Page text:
In what should be regarded as a historic photograph taken last Monday, Prime Minister Benjamin Netanyahu, the head of the Likud party, and Benny Gantz, the head of the Blue and White party, sat gripping one another’s hands for the camera with President Reuven Rivlin, who was arbitrating their meeting in his Jerusalem office. Rivlin, himself a former Likud member, was urging the two leaders to form a national unity government following last week’s election results, which saw their parties win a combined total of 65 Knesset seats out of 120 (32 and 33 seats, respectively).
The irony is that, despite their bitter rivalry during the election campaigns, the platforms of Likud and Blue and White are almost identical. Their main sticking point revolves around who should become prime minister; indeed, had Gantz not made Netanyahu’s personal overthrow a centerpiece of his campaign, he could have been a natural coalition partner. With talks at an impasse, Rivlin on Wednesday appointed Netanyahu — whose 55-seat bloc is just slightly ahead of Gantz’s 54 — to create a government; if he fails, the task will be reassigned to Gantz.
The narcissism of small differences in what has become the biggest battle in Israeli politics is not an accident. The meeting in Rivlin’s office was decades in the making, and marks a resounding victory for the legacy of Vladimir (Ze’ev) Jabotinsky — the founder of Revisionist Zionism, commander of the Irgun militia, and grandfather of the Likud.
Jabotinsky may have been furious that the fate of the Jewish state has been held hostage to an individualized battle between ideological twins. But the fact that the two parties are nearly indistinguishable from each other, and now account for over half of the political echelon, attests to the Likud’s profound transformation of Israeli state and society.
When it broke the Labor party’s hegemony in 1977, the Likud encouraged Israelis to believe that they no longer had to hide behind discursive façades to pursue Jewish sovereignty throughout ‘Greater Israel.’ “Our habit,” wrote Jabotinsky in an essay in 1911, “of constantly and zealously answering to any rabble has already done us a lot of harm and will do much more. We do not have to apologize for anything.” Armed with a clear and unrepentant ideology, the Likud gradually produced a new generation of leaders that supplanted the old guard of Labor Zionists. And as the years passed, the latter found it difficult to resolve the contradictions of their fragile philosophy, or to mitigate their anxiety over foreign scrutiny.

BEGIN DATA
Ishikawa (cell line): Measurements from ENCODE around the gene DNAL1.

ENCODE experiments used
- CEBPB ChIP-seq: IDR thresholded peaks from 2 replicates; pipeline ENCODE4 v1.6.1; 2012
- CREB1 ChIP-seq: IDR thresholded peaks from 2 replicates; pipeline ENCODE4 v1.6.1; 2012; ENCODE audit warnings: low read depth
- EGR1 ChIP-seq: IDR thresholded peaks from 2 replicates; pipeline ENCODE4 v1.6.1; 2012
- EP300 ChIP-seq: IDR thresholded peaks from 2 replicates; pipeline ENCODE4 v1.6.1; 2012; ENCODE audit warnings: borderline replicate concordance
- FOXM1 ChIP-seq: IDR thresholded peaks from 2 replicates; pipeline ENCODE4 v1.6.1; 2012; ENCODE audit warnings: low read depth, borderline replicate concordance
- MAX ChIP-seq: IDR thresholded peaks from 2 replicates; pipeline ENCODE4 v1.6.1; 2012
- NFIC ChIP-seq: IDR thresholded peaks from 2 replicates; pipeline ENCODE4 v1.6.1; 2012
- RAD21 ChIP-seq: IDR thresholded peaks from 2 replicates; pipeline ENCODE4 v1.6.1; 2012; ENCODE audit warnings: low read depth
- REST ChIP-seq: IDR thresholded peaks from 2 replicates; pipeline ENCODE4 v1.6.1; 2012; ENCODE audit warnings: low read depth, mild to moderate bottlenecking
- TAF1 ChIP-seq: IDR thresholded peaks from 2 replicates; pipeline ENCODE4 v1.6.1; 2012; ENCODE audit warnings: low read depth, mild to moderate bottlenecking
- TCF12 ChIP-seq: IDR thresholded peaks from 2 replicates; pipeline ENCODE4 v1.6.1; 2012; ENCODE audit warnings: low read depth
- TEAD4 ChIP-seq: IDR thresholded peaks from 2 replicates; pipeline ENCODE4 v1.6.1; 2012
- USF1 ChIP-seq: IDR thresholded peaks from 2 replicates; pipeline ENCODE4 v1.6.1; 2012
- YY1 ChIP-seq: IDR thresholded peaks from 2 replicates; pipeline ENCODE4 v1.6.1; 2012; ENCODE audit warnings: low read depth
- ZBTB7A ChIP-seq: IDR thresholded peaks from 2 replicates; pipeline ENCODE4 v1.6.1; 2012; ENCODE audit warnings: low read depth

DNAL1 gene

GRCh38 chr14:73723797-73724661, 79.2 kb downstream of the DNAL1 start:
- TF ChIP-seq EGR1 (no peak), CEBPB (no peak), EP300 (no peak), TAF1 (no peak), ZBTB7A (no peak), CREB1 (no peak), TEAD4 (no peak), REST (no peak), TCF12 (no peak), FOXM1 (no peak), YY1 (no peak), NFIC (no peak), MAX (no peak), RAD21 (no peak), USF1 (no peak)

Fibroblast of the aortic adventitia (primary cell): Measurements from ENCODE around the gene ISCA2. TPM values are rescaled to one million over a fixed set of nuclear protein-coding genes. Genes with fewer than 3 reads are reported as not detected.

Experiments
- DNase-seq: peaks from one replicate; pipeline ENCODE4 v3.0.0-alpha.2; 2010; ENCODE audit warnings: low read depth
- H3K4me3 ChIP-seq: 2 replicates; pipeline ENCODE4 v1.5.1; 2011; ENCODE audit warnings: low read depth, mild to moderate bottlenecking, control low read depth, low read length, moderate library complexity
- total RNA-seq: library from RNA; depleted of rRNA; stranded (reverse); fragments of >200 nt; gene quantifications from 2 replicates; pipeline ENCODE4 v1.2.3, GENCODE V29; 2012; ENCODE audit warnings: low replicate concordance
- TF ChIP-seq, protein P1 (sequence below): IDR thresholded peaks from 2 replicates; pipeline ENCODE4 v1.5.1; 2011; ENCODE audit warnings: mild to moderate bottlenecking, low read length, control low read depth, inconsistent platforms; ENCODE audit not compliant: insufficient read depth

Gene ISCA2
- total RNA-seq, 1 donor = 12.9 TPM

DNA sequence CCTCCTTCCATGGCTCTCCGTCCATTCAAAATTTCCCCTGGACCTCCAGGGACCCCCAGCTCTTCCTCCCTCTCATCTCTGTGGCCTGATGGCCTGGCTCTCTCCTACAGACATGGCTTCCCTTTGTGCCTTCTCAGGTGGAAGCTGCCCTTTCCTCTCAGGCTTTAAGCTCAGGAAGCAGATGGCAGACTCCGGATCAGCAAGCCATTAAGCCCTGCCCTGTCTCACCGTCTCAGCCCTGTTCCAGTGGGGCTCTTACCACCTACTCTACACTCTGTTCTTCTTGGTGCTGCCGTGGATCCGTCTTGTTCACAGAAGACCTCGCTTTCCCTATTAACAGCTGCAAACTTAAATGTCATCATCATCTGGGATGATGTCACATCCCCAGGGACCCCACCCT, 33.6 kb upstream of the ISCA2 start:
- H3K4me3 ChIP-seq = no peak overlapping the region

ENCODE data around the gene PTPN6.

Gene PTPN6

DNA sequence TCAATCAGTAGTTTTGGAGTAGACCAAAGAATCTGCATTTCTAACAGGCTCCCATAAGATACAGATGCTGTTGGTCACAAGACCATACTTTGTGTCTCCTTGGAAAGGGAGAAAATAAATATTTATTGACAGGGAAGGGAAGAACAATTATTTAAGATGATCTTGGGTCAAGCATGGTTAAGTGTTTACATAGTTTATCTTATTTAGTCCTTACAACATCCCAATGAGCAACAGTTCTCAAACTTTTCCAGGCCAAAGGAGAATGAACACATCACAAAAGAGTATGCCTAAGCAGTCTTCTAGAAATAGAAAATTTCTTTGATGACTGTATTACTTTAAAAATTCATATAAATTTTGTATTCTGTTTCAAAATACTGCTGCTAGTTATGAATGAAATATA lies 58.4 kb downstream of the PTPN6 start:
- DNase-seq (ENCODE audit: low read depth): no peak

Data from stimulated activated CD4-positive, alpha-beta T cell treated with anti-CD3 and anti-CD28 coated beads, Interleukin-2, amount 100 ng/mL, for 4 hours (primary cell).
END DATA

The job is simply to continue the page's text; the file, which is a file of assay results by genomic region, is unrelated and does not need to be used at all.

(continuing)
While Israel’s four Likud prime ministers — Menachem Begin, Yitzhak Shamir, Ariel Sharon, and Netanyahu – were chief inheritors of Jabotinsky’s teachings, his influence soon rippled across the political spectrum. By the previous Knesset of 2015-2019, nearly every major Jewish party from far-right to center-left was led by a former senior member of Likud. These include Avigdor Liberman (Yisrael Beitenu), Naftali Bennett (Jewish Home), Moshe Kahlon (Kulanu), and Tzipi Livni (Hatnuah). Those who entered politics through other parties — like Isaac Herzog (Labor), his successor Avi Gabbay, and Yair Lapid (Yesh Atid) — did everything they could to sound like the Likud.